I’ve just started writing a monthy newsletter about Paris for Welcome2France, a company that provides rental apartments in France (I love staying in apartments when I’m there). Here are a few of the items featured in the July newsletter.

 

 

 

 

Monet's Water Lilies and Japanese Bridge, Philadelphia Museum of Art

Monet's Water Lilies and Japanese Bridge, Philadelphia Museum of Art

 

 

 

Monet’s Gardens at Giverny

This is a perfect time to take a day trip up to the house of Impressionist artist Claude Monet at Giverny. Monet planned the garden himself so that he could paint it. “If it had not been for flowers,” he once wrote, “I would not have become a painter.”

            In July, the gardens are exploding with brilliant roses, zinnias, dahlias, verbena, sunflowers, and hollyhocks, and the famous pink and white water lilies are beginning to bloom. You can take pictures from the arched Japanese footbridge Monet painted over and over. But you might have to wait your turn; lots of people are attracted to Giverny.

            Don’t let the gardens distract you from going into Monet’s pink house with dark green shutters. He was fascinated by Japanese prints, and you can see the originals he purchased still hanging on the walls. My favorite room is the kitchen: the walls are yellow, the cabinets are yellow, even the table and chairs have been painted yellow. Too much? No, it just reminds me of morning sunshine. It’ll make you want to go home and rethink your kitchen.

            You can catch a morning train to Vernon, the town where Giverny is located, from the Gare St. Lazare. While you’re there, look up at the iron and glass roof that covers the tracks, and you may already be reminded of Monet; he painted this station eleven times.

            Train schedules vary by day, but on weekdays there’s usually an early morning train around 8:20am, and a mid-morning train around 10:20am. I suggest taking the first train on a weekday so you can enjoy the gardens before too many other people show up.  The trip takes about 45 minutes, and there are late afternoon returns. Round trip second class train tickets run less than €13, and admittance to the house and gardens is €6.

            Giverny is about three miles from the Vernon train station. Taxis show up for every train, and there are also shuttle buses (€4). If it’s a particularly nice day and you’re in the need of exercise, there’s a paved foot and bike path all the way. You can rent bikes from several cafés right at the station or from bike shops in Vernon. Good news: the path is flat.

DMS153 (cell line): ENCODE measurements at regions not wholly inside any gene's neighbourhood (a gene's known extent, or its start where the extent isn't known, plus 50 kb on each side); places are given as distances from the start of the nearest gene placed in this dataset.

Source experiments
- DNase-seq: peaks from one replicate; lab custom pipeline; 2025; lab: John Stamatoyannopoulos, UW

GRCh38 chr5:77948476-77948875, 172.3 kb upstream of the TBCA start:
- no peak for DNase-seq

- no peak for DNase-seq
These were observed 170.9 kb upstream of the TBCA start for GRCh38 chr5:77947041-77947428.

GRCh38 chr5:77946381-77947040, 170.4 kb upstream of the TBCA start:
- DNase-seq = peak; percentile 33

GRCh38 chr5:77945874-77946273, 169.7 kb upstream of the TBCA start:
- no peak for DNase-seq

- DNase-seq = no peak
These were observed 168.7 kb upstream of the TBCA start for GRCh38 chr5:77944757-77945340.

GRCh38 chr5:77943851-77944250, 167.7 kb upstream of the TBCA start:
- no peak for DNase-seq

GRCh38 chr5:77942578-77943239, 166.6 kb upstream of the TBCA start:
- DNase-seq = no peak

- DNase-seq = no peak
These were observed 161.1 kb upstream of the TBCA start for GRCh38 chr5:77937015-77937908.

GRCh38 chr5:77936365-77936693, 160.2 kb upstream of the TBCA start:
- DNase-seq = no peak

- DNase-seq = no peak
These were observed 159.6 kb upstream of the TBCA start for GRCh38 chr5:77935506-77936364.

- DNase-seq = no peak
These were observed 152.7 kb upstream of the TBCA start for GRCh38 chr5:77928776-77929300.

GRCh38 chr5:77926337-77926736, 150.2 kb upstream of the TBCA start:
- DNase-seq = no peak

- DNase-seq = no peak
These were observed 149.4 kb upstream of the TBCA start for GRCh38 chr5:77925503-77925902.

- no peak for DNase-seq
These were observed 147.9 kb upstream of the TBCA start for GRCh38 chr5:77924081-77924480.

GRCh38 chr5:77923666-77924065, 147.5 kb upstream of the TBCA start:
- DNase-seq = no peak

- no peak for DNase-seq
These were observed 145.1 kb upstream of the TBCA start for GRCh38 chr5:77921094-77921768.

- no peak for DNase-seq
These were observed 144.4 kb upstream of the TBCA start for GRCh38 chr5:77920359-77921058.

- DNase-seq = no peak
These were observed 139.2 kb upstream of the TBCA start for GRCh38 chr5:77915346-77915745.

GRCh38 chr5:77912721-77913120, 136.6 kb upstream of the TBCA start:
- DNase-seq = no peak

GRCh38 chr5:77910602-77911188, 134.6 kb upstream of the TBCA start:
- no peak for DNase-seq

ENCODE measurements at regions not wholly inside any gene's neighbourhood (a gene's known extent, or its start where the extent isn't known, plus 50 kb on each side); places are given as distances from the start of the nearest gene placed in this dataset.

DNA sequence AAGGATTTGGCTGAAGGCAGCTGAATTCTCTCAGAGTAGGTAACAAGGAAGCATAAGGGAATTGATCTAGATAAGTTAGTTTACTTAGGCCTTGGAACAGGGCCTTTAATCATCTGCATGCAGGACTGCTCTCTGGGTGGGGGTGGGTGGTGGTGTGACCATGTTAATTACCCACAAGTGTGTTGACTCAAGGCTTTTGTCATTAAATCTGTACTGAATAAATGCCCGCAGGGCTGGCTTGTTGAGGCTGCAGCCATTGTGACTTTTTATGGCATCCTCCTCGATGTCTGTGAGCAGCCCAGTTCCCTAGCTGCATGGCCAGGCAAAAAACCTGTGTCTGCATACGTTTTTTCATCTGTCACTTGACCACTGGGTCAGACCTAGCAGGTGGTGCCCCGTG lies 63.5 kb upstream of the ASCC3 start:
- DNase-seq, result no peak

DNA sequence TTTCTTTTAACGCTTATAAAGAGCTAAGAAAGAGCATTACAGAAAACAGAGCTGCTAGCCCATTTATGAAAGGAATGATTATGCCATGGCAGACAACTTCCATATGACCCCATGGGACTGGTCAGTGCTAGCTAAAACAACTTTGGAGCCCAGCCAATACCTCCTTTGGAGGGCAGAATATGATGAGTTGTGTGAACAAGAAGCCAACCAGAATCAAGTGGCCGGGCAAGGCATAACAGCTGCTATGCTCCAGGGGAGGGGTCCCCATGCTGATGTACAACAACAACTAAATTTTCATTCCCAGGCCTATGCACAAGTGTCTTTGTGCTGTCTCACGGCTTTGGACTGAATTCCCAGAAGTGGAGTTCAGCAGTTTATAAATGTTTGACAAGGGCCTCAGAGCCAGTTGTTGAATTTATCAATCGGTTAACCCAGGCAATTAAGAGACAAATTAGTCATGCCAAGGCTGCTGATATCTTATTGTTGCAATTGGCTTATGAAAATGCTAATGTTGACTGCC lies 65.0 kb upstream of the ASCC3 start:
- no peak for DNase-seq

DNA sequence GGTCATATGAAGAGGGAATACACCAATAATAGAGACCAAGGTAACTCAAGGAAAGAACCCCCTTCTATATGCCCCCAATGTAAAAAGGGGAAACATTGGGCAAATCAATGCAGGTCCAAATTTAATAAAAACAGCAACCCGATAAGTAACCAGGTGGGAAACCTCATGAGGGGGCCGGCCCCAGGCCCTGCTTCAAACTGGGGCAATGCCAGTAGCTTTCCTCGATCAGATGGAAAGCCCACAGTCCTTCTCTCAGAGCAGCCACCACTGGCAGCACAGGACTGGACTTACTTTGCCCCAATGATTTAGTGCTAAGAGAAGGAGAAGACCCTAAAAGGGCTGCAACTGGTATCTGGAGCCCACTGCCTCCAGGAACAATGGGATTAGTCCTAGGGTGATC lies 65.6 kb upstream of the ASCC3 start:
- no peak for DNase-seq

Monet’s Water Lilies at the Orangerie

If a day trip to Vernon won’t fit your plans, immerse yourself in Monet’s pictures. The museum housing his enormous water lily paintings was closed for several years, but now has been restored. The Nymphéas, as the paintings are known, are ranged around the walls of an oval room designed expressly for them. Here you can simply lose yourself in the water lilies.

            As he aged, Monet had cataracts; they caused him to see the world with distorted colors. He liked the way the world looked with his blurred vision and refused to have corrective surgery, so you can decide for yourself whether you love the deep blues and greens of most of the pictures, or some of his later ones in tones of orange and red.

            The Orangerie sits in the Tuileries Gardens near the Place de la Concorde. It was built in 1852, in the time of Napoleon III, to house orange trees grown in giant pots. A graceful building of stone and glass, it also houses works by Cézanne, Picasso, Renoir, Matisse and Modigliani, plus special exhibits. Admission is €7.50, and there are currently English language tours on Mondays and Thursdays at 2:30pm. Metro: Concorde.

 

The Flowers of Giverny to Take Home

Gien Faienceries, one of France’s leading producers of tableware, has created a new pattern of their faience this year; it’s called De Paris a Giverny. Each of the dessert plates and serving platters show a scene from Monet’s gardens rendered in soft watercolor-like washes. They’d make beautiful gifts for someone special, or just a lovely way to remember your time in Paris.

            Faience is a kind of earthenware fired with a porcelain-like white glaze. The Gien works were founded in 1821 by an Englishman, Thomas Hall, who brought English firing methods to France. Gien is now known for their brilliant colors and high quality products. They have two stores in Paris: at 18, rue de l’Arcade near the Madeleine, and at 13, rue Jacob on the Left Bank.